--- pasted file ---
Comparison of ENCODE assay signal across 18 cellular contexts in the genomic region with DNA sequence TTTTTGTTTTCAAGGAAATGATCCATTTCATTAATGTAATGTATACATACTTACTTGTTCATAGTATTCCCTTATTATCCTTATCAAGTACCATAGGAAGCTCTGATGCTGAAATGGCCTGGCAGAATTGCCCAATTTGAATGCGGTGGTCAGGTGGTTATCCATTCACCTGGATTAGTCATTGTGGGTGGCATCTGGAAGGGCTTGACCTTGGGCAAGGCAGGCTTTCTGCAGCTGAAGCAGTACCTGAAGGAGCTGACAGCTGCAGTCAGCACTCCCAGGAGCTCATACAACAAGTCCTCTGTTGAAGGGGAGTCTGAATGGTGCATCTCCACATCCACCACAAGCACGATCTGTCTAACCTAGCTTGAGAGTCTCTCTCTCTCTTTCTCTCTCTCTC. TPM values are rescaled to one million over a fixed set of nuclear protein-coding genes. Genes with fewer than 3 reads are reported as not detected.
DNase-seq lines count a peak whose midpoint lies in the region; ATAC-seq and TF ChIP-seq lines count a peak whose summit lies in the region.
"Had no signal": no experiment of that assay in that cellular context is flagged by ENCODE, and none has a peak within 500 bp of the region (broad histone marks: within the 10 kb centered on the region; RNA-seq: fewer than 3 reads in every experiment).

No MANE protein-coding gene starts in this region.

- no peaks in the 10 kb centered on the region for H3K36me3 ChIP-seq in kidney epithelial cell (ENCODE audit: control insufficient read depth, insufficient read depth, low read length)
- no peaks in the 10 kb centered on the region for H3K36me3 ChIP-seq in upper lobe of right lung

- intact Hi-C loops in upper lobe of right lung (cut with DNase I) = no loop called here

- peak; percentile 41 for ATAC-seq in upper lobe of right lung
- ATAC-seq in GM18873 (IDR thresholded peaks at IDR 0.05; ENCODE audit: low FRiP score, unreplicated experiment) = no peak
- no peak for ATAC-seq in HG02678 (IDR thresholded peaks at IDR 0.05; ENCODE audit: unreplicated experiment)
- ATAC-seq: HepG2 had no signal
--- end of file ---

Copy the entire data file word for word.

Comparison of ENCODE assay signal across 18 cellular contexts in the genomic region with DNA sequence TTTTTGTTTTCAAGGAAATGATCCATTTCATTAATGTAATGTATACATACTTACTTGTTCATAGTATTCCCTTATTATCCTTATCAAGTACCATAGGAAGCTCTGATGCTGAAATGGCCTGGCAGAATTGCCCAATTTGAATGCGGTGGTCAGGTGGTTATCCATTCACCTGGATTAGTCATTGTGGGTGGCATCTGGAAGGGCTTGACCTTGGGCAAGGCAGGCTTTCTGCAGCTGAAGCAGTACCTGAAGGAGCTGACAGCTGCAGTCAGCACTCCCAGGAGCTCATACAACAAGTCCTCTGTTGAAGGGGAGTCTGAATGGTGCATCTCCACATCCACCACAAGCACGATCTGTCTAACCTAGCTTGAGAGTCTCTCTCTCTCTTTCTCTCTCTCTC. TPM values are rescaled to one million over a fixed set of nuclear protein-coding genes. Genes with fewer than 3 reads are reported as not detected.
DNase-seq lines count a peak whose midpoint lies in the region; ATAC-seq and TF ChIP-seq lines count a peak whose summit lies in the region.
"Had no signal": no experiment of that assay in that cellular context is flagged by ENCODE, and none has a peak within 500 bp of the region (broad histone marks: within the 10 kb centered on the region; RNA-seq: fewer than 3 reads in every experiment).

No MANE protein-coding gene starts in this region.

- no peaks in the 10 kb centered on the region for H3K36me3 ChIP-seq in kidney epithelial cell (ENCODE audit: control insufficient read depth, insufficient read depth, low read length)
- no peaks in the 10 kb centered on the region for H3K36me3 ChIP-seq in upper lobe of right lung

- intact Hi-C loops in upper lobe of right lung (cut with DNase I) = no loop called here

- peak; percentile 41 for ATAC-seq in upper lobe of right lung
- ATAC-seq in GM18873 (IDR thresholded peaks at IDR 0.05; ENCODE audit: low FRiP score, unreplicated experiment) = no peak
- no peak for ATAC-seq in HG02678 (IDR thresholded peaks at IDR 0.05; ENCODE audit: unreplicated experiment)
- ATAC-seq: HepG2 had no signal